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Hotel Highlights

  • Shops, galleries, sights and bites close by
  • Romantic rooms, with original ceilings and canopied beds
  • The owners’ encyclopaedic knowledge of the area


Mario de’ Fiori 37 sits in Rome’s historic heart – a 17th-century townhouse with canopied beds, original beamed ceilings and stylish marble and mosaic bathrooms. The city’s galleries, shops and sights are just a short walk away, but the hotel remains a peaceful, pared-down pad.

Smith Extra

Here's what you get for booking Mario de' Fiori 37 with us:

A bottle of prosecco.

Special offers

Exclusive rates, packages and special offers at Mario de' Fiori 37

Early booking rate 2014-15 Mid-week offer: 10% off


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Mario De' Fiori 37 hotel – Rome – Italy

Need To Know


Seven, including three suites.


11am, but flexible, subject to availability (and a €100 charge after 1pm). Check-in, from 2pm.


Double rooms from $234.83 (€185), excluding tax at 10 per cent. Please note the hotel charges an additional local city tax of €3.00 per person per night on check-out.

More details

Rates exclude a Continental breakfast buffet of home-made pastries, local cheeses and cold cuts, hardboiled eggs, fruit salad, fresh juice and tea or coffee (€18 a person).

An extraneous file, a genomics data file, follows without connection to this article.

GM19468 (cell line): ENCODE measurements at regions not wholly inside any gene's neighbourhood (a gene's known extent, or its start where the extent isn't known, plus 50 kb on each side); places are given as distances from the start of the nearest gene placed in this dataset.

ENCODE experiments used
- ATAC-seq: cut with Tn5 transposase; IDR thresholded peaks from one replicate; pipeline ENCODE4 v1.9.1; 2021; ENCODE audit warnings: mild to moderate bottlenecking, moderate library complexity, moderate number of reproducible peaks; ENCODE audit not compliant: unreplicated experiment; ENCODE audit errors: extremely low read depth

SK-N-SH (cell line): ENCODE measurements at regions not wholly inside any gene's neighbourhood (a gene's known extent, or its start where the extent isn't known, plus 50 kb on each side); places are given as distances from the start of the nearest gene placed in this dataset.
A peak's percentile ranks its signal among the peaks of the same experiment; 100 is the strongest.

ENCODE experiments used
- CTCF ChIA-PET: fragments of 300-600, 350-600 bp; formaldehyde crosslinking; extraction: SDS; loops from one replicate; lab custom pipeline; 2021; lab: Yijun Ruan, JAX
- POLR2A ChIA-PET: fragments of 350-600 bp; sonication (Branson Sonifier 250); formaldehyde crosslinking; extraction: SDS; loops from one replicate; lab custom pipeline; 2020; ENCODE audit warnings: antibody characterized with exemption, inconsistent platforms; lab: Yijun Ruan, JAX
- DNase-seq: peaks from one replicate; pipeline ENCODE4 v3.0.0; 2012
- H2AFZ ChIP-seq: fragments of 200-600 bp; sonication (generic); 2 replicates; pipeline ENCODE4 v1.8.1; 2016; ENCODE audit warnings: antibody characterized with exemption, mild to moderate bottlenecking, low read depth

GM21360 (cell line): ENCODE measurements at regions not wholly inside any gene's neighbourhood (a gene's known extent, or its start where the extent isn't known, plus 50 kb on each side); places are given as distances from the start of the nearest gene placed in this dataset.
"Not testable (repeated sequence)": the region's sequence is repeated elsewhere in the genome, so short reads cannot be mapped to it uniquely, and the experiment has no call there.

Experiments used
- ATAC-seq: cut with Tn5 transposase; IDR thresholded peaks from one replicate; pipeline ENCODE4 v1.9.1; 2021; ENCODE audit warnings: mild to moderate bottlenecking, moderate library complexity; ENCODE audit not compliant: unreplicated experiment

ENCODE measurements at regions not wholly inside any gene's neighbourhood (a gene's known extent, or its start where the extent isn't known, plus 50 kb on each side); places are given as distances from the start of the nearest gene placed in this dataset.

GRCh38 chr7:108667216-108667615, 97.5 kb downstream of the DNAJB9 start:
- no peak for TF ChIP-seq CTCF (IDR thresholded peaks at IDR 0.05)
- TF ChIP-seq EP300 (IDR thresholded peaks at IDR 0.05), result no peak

Look out for Carlo Gavazzeni’s photos of Roman monuments, fountains and statues adorning the walls. Epstein layers multiple photographs to make one image, resulting in a painterly effect.

At the hotel

Free WiFi throughout, concierge (7am until 10.30pm), night porter. In rooms: flatscreen TV, Nespresso machine and minibar.

Our favourite rooms

Go for a Junior Suite – a romantic choice, with its creamy palette and elegant swooping canopy above the bed. Inky blue chairs and chunky candles in the fireplace are homely touches. Or splurge on the Rooftop Suite, and sleep beneath the timber beams, surrounded by white and cream walls, wood panelling and a cosy sofa and chair.

Packing tips

A cashmere scarf; filmstar-fabulous sunglasses; a scent with a citrus zing to refresh you in the heat. Mrs Smiths: since the walk back to the hotel is never far, bring your heels and give the local goddesses a run for their money.


No pets or smoking. Sister property Babuino 181 serves Continental breakfast on their roof terrace and complimentary drinks after 6pm.


Little Smiths are welcome, with cots free for babies and extra beds for €30. Babysitting with a local nanny costs €20–€25 an hour. The hotel has a booklet called ‘Kids in Rome’, which lists child-friendly activities.

Food & Drink

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Mario De' Fiori 37 hotel – Rome – Italy

Hotel Restaurant

Breakfast is brought to rooms between 8.30am and 10am. The hotel doesn’t have a restaurant, but there are plenty of foodie options nearby in lively Piazza del Popolo. Nearby sister property Babuino 181 serves Continental breakfast, and guests can pick a free cocktail each from the extensive menu after 6pm.

Room service

No room service here, so pick up in-room provisions from the shops and delis on Piazza del Popolo.

Smith Insider

Local Guide

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Mario De' Fiori 37 hotel – Rome – Italy
Eat, drink, see, do: local favourites and more…

Worth getting out of bed for